It’s June, its’ Wimbledon, it’s the strawberry season!
But just what is it about a trip to the PYO farm that fills you with the innocent excitement of your childhood? The anticipation of being the first one to find the fattest juiciest strawberries to fill your small carton; the occasional naughty nibble of one or two of the sweet red berries or the joy of strolling up and down Mother Nature’s shopping aisles with the warmth of the sun on your back?
Or is the short lived strawberry season something much bigger than just searching for a tasty treat? Does that snapshot of summer succulence home in on our primitive urge to gather ye rosebuds while ye may?
We have visited the same PYO farm for the past few years and always been delighted at the ‘table top’ offering of succulent red strawberries that hung heavily from the waif like thinness of the strawberry stems. Each year we look forward to visiting the same place expecting to find our delicious treasure.
On our first foray of the season, there was talk of scones generously topped with clotted cream that would then be completely concealed with a liberal helping of strawberries or perhaps a Victoria sponge with lashings of double cream and strawberries scattered in copious quantities.
However, our hopes of Eaton Mess for pudding that night were brutally dashed as we read a hand written notice at the entrance informing us that the farm had shut at 4pm.
So we returned home empty handed and empty cartoned, determined to return at the weekend.
So with the dawn of a new day, we set off once more. The gate was open, the signs said ‘open’, it all looked promising.
But once more our hopes of a bounteous harvest were dashed. Instead of rows of tended green leaved bushy strawberry plants drooping under the weight of their juicy red fruit, we were met with just a few rows of dejected looking plants. The berries were small and meagre and having instructed my apprentice pickers to pick only the fat red berries, even I was struggling to find anything bigger than the size of a raspberry.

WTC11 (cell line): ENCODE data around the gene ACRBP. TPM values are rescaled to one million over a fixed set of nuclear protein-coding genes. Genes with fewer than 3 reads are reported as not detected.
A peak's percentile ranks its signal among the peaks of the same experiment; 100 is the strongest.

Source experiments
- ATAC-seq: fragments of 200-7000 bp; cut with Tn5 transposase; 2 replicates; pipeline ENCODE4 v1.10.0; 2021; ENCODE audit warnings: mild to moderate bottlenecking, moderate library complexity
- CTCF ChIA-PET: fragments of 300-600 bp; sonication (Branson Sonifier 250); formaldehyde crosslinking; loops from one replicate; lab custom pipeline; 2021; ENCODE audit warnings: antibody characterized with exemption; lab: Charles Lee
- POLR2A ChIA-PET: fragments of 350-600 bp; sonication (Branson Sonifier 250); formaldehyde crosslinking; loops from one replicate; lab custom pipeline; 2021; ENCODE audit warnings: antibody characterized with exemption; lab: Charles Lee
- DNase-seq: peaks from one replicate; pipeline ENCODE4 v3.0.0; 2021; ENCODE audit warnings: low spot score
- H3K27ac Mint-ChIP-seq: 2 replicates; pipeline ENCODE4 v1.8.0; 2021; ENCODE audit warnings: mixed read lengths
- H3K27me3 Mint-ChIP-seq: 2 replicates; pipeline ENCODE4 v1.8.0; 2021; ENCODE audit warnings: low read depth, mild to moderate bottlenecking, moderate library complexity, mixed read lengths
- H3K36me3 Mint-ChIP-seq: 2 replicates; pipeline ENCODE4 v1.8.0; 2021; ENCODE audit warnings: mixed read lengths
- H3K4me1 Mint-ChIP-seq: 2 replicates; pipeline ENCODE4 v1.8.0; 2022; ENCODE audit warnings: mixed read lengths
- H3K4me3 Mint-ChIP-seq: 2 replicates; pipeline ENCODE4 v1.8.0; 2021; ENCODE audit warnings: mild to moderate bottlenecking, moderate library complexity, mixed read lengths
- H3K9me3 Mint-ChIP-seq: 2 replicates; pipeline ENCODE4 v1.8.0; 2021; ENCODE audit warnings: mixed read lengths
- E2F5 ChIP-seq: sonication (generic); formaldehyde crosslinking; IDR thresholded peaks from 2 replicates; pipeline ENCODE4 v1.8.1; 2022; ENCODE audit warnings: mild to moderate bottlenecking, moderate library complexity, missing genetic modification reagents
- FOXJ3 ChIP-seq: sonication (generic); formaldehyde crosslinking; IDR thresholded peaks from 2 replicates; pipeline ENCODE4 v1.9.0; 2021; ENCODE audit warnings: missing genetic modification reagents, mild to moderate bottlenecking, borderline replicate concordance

What could have lead to the demise of what was once a healthy crop? We concluded we had either missed the best of the crop or the best was yet to come, although the scenes of devastation should have given me a clue.
We returned to the shop and noticed the shelves that were normally heaving with masses of local produce were bereft of anything, not even so much as a bunch of asparagus.
I was soon to uncover the mystery, it would seem the husband and wife team who had had aspirations and dreams of producing everything people wanted had sadly become a team of one following the untimely demise of one half and the whole venture had become too much for one person to cope with.
It seems unlikely that even the strawberry tables will survive through to next year which is very sad but it made me think about life and destiny. No matter how well you may plan your life project, if kismet has other ideas, there’s not alot you can do.
But don’t get me wrong, everyone should have their life game plan but be prepared for the googly and a bit like strawberry picking, make the most of it whilst it’s there, because before you’ve had a chance to have your fill, the season is all too soon over.
Life is not so much a bowl of cherries as a one season opportunity to grab the best on offer. So don’t delay your dreams of delicious strawberries until tomorrow, because by then it may just be too late and you will find a large ‘closed’ sign or that the opportunity has passed.